Kinetics of Binding of Fluorescent Ligands to Enzymes with Engineered Access Tunnels
Kaushik, S., Prokop, Z., Damborsky, J., Chaloupkova, R.
FEBS JOURNAL 284: 134-148 (2017)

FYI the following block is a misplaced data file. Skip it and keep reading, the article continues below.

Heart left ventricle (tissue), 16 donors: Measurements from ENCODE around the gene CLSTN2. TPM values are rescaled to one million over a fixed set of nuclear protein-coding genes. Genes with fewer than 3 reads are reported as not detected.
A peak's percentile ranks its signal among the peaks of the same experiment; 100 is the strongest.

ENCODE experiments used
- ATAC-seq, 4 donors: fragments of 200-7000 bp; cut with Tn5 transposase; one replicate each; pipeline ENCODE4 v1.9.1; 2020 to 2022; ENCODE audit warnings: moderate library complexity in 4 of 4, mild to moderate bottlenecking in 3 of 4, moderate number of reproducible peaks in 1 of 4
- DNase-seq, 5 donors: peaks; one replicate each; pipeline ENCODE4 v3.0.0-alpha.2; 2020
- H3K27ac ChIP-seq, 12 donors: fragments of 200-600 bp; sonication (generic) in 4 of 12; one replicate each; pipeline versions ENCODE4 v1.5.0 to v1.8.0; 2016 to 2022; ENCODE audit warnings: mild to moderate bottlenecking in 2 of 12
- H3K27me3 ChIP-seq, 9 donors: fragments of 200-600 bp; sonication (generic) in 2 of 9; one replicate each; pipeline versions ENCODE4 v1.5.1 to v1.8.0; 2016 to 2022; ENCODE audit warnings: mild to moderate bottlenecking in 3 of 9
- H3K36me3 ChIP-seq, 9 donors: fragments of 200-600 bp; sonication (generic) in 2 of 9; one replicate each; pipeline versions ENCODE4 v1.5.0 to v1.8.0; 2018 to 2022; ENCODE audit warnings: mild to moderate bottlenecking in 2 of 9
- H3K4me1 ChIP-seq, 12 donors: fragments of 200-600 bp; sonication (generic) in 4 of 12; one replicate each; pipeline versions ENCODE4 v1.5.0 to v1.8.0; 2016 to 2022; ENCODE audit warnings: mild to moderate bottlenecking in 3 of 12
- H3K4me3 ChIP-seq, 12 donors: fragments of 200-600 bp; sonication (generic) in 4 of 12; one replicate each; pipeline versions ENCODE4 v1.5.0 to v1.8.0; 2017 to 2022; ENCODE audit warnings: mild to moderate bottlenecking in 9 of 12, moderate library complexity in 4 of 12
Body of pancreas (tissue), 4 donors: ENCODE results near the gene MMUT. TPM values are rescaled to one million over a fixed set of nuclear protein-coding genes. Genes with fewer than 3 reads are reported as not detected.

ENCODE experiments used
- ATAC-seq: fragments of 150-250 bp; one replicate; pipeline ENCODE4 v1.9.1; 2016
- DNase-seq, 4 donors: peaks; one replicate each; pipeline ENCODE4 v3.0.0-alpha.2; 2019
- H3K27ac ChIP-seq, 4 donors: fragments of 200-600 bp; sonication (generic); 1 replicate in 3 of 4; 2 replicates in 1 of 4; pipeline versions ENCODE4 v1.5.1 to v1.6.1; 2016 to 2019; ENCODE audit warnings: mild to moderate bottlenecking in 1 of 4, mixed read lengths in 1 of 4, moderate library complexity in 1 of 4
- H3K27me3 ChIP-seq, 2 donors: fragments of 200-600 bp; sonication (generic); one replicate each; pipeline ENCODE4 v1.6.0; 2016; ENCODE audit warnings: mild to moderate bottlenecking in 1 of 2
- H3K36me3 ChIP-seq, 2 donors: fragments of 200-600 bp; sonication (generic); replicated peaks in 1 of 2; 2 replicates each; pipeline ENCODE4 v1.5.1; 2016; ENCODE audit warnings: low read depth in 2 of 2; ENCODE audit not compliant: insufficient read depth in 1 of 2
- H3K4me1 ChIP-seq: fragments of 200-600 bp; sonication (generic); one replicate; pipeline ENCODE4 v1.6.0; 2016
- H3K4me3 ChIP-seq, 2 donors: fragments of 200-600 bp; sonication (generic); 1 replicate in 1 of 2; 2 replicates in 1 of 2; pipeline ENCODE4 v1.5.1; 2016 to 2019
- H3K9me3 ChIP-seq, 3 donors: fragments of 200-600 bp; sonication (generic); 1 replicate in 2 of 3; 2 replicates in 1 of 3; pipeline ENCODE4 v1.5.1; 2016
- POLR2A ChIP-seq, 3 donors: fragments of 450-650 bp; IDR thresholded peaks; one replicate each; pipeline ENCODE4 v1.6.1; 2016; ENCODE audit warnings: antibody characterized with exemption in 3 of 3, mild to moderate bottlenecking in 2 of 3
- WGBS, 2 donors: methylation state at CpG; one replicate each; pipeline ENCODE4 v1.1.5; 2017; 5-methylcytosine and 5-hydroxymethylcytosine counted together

Molecular recognition mechanisms and kinetics of binding of ligands to buried active sites via access tunnels are not well understood. Fluorescence polarization enables rapid and non-destructive real-time quantification of the association between small fluorescent ligands and large biomolecules. In this study, we describe analysis of binding kinetics of fluorescent ligands resembling linear halogenated alkanes to haloalkane dehalogenases. Dehalogenases possess buried active sites connected to the surrounding solvent by access tunnels. Modification of these tunnels by mutagenesis has emerged as a novel strategy to tailor the enzyme properties. We demonstrate that the fluorescence polarization method can sense differences in binding kinetics originating from even single mutation introduced to the tunnels. The results show, strikingly, that the rate constant of the dehalogenase variants varied across seven orders of magnitude and the type of ligand used strongly affected the binding kinetics of the enzyme. Furthermore, fluorescence polarization could be applied to cell-free extracts instead of purified proteins, extending the method’s application to medium-throughput screening of enzyme variant libraries generated in directed evolution experiments. The method can also provide in-depth kinetic information about the rate-determining step in binding kinetics and reveals the bottlenecks of enzyme accessibility. Assuming availability of appropriate fluorescent ligand, the method could be applied for analysis of accessibility of tunnels and buried active sites of enzymes forming a covalent alkyl-enzyme intermediate during their catalytic cycle, such as α/β-hydrolases containing >100,000 protein sequences based on the Pfam database.